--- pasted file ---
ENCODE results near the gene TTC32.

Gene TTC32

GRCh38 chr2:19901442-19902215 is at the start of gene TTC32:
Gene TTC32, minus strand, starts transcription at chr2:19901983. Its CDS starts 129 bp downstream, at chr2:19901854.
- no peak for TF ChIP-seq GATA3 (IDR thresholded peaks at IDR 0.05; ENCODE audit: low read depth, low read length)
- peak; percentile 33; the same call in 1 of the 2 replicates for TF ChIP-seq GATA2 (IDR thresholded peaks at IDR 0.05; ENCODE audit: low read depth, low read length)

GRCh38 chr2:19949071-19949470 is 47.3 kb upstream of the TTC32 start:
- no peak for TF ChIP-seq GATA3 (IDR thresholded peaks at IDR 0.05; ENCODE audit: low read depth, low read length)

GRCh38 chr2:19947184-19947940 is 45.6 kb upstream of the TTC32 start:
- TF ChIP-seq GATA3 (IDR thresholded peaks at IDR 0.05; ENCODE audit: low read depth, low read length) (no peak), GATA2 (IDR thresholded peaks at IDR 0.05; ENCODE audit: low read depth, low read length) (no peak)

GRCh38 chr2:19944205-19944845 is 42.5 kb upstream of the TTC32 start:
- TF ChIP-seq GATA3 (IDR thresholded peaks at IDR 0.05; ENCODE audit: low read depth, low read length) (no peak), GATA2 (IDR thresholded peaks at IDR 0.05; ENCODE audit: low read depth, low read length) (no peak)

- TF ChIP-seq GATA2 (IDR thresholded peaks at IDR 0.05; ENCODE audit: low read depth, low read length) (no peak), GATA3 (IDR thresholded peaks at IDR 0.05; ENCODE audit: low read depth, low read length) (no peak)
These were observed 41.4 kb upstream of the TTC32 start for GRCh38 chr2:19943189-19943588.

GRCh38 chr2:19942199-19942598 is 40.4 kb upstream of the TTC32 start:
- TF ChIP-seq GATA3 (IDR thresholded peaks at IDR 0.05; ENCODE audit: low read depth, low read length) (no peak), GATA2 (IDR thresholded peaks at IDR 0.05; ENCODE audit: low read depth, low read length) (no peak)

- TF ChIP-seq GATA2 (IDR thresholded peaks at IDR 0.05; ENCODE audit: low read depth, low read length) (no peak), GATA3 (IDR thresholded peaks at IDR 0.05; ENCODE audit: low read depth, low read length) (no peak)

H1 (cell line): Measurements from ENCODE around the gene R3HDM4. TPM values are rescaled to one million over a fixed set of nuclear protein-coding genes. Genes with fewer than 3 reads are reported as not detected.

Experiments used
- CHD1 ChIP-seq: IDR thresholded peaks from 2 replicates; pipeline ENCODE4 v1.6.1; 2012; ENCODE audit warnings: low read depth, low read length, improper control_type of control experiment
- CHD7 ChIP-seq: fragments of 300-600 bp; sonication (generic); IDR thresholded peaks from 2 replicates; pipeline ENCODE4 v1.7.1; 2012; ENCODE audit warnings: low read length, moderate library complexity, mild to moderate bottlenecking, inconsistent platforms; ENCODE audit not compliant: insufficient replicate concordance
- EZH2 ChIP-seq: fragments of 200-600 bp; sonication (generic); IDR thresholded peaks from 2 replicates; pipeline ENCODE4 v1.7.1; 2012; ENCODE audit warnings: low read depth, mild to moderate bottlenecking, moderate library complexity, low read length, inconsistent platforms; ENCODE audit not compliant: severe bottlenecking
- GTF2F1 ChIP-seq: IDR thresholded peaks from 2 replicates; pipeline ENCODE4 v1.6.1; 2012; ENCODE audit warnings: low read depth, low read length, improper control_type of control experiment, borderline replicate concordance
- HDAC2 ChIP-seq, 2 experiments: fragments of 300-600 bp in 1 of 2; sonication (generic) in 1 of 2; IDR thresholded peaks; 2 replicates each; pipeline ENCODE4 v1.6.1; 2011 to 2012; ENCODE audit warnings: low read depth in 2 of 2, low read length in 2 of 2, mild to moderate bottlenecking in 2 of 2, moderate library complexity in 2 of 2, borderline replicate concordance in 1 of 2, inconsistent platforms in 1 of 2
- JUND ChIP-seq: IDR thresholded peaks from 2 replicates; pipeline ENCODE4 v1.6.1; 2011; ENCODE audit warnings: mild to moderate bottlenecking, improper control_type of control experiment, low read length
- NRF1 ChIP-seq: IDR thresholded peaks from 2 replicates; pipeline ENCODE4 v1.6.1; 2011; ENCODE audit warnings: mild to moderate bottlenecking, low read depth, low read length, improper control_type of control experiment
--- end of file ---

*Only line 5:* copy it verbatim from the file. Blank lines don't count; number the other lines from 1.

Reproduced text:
- no peak for TF ChIP-seq GATA3 (IDR thresholded peaks at IDR 0.05; ENCODE audit: low read depth, low read length)